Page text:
I own and drive a TR4 that's been in our family for 50 years. On top of that it has been on the race track, almost exclusively since it was built. My older brother, John bought the car in Tulsa in 1964 when it was only a year old.
Body off restoration with Toyota 5 speed, Nissan R200 LSD, Toyota 4 pot brakes, many Good Parts, Triple Patton TBI, Bob Danielson full leather interior.
My first Triumph was a 1958 TR3A, I kept and restored that over the next 30 years, then in 2012 I purchased a 1965 TR4A, I really loved both of my TR's, but I always wanted a TR250.
I was introduced to Triumph cars through a friend’s Spitfire when I was in High School in Hartford, Connecticut. I never got to drive it, but I did go to the beach in it several times. After that introduction I was hooked on Triumphs.
In 1960 my girlfriend and I bought a new 1960 Triumph TR3. We traded in her 1957 Chevy convertible and split the payments on the TR3. We were married in June of1961, and drove the TR on our honeymoon to Colorado. In 1962 we drove the TR to California.
I moved to Chelveston Royal Air Force Base in 1960 and needed a automobile. Wanted the Morgan but the factory was only producing seven a month and wait time was eighteen months. I proceeded to the Triumph Factory in Coventry and ordered the TR3A.
Before I left home, I had decided to try to win the Carolina Cup, which is an award given to the car that wins the most points in the moving events plus the concours, along with points from pictures and craft items presented.
When I was 10 I went to FL with my Mom on a bonding trip. Because I loved cars even at that age we went window shopping at a luxury car dealer and she admitted that her dream car was a roadster. We were both born and raised in a small town in PA so I had never even seen a roadster before that day. I told her one day I would buy one for her.
In the fall of 1968 I had just begun my Senior year of high school in Tampa, Florida. One of my friends who had graduated the past June was in basic training with the U.S.M.C. when he received word that his older brother had been killed in Viet Nam (he also was a Marine).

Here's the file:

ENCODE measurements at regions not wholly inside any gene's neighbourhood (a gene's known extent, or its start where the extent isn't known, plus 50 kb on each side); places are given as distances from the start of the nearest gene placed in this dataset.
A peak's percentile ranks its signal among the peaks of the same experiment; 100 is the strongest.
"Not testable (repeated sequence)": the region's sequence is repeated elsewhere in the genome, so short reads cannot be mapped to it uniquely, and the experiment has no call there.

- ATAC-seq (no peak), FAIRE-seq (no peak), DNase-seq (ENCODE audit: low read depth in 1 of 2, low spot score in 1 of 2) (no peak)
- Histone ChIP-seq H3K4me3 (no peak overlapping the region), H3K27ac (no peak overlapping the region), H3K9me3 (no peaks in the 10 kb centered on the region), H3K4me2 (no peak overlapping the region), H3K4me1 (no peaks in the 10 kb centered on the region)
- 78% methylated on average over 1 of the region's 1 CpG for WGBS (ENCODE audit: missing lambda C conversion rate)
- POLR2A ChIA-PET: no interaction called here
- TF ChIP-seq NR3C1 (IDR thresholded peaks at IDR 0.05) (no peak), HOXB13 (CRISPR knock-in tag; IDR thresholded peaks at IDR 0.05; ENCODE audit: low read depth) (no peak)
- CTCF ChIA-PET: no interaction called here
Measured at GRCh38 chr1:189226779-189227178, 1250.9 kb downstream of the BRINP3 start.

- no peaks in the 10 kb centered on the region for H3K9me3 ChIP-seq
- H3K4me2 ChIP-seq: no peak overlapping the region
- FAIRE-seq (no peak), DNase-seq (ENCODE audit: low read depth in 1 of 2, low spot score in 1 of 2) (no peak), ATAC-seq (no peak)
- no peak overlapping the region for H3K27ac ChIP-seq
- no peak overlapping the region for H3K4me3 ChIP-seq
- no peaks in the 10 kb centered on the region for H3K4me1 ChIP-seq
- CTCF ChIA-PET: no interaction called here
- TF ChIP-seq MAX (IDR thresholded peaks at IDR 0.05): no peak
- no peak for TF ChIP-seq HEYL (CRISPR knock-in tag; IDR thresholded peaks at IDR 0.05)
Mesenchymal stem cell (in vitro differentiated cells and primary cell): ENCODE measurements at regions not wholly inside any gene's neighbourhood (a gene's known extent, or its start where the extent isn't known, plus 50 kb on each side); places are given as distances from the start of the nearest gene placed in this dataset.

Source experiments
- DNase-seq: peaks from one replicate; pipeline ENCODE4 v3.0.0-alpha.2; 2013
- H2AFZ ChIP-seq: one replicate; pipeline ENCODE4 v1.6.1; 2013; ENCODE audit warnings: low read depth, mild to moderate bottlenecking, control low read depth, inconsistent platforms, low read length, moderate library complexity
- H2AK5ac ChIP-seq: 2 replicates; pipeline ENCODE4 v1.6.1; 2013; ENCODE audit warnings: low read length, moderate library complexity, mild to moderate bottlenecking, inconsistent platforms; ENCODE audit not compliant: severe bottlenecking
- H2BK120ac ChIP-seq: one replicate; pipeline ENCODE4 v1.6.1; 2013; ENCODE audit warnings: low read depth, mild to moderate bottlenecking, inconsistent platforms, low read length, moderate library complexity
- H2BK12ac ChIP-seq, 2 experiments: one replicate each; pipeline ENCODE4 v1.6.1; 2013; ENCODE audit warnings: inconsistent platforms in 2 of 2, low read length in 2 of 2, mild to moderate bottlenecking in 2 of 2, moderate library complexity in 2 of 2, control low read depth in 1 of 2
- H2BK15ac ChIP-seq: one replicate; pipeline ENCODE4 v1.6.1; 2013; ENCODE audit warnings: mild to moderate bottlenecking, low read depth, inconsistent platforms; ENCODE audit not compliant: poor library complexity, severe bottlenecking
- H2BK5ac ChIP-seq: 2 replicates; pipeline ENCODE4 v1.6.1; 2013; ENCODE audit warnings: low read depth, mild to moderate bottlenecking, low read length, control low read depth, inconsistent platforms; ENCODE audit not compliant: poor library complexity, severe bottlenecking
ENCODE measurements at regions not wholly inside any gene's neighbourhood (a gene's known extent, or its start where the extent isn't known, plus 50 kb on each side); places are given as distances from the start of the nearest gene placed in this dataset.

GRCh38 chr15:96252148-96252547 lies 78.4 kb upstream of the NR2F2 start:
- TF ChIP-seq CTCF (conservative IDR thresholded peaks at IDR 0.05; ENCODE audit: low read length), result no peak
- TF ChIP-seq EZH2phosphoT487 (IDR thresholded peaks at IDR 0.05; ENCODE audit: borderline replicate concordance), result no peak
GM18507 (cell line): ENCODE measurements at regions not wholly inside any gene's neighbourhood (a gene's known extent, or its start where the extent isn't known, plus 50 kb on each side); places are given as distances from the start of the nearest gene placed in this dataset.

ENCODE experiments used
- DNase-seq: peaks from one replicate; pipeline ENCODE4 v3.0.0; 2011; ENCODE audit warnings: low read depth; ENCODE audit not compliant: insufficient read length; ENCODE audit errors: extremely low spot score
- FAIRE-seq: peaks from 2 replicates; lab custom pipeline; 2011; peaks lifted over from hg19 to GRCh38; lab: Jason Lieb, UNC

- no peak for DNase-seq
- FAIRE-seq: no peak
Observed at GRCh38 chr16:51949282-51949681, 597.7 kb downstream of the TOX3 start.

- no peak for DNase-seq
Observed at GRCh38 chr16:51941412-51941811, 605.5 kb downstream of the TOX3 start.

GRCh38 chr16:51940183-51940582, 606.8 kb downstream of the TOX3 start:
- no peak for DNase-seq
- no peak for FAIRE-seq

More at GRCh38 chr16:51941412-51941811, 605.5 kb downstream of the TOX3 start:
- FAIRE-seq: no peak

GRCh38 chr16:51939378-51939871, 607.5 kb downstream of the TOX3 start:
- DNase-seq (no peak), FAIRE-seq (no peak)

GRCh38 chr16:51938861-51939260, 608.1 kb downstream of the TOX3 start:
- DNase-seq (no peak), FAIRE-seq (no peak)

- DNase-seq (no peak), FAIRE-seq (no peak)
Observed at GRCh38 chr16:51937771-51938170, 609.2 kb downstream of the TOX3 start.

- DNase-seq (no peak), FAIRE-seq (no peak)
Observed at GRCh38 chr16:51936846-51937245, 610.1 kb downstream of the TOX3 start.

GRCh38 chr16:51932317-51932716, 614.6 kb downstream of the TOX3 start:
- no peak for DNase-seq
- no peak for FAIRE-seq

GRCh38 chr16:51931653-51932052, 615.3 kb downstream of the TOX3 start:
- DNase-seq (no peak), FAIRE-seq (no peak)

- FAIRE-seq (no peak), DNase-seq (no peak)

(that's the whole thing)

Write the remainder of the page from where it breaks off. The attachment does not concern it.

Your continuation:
It was 1969 and upon my return from a cruise with the "Gulf of Tonkin Yacht Club", I immediately pursued a dream that had been left behind. I still had a desire for low power, high speed and fast turns. At the time, I was working part time at a local hotel pub, and one day, a gentleman who was a bit down in luck was selling his car.
My 1962 TR4-A is 1996 Cadillac red with a metallic silver racing stripe.
Stephen swung by the Victoria British city counter today in Lenexa and we couldn't help but snap some shots of his 1966 Triumph TR4A.
Thirty years ago, May 1972, I bought this vehicle from Mr. Caraballo and it is still mine. I used it for five or six years as my only vehicle while I was a university student and part of the time while I was working. When I turned 27, I married and paraded in my Triumph with my wife next to me. Recently, my second daughter from that marriage paraded in it for her wedding.
This is my 1961 TR3A Triumph. The finished product represents about four years of work. I started with a front and rear tub and no center, everything else was in boxes. This project was my first attempt to restore a car.
Last month our British Motor Club of Southern New Jersey club members attended a workshop at Motorcar Garage on the Lucas electrical and wiring systems, famous in British cars. Coincidently, in conversation with other club members, I mentioned that last June I had completed a full restoration and EV conversion of a 1967 Triumph TR4a IRS and now had a battery powered British sports car with a 60 mile range and 60 mph top speed.
In the spring of 1986, we were newly relocated to suburban Denver on our latest corporate transfer. The guy next door had a 1976 factory orange MGB, which I noticed he seldom took it out of the garage. It looked perfect. One day in chatting he said he really didn’t know anything about them, he bought it for his wife, but she didn’t like to drive it.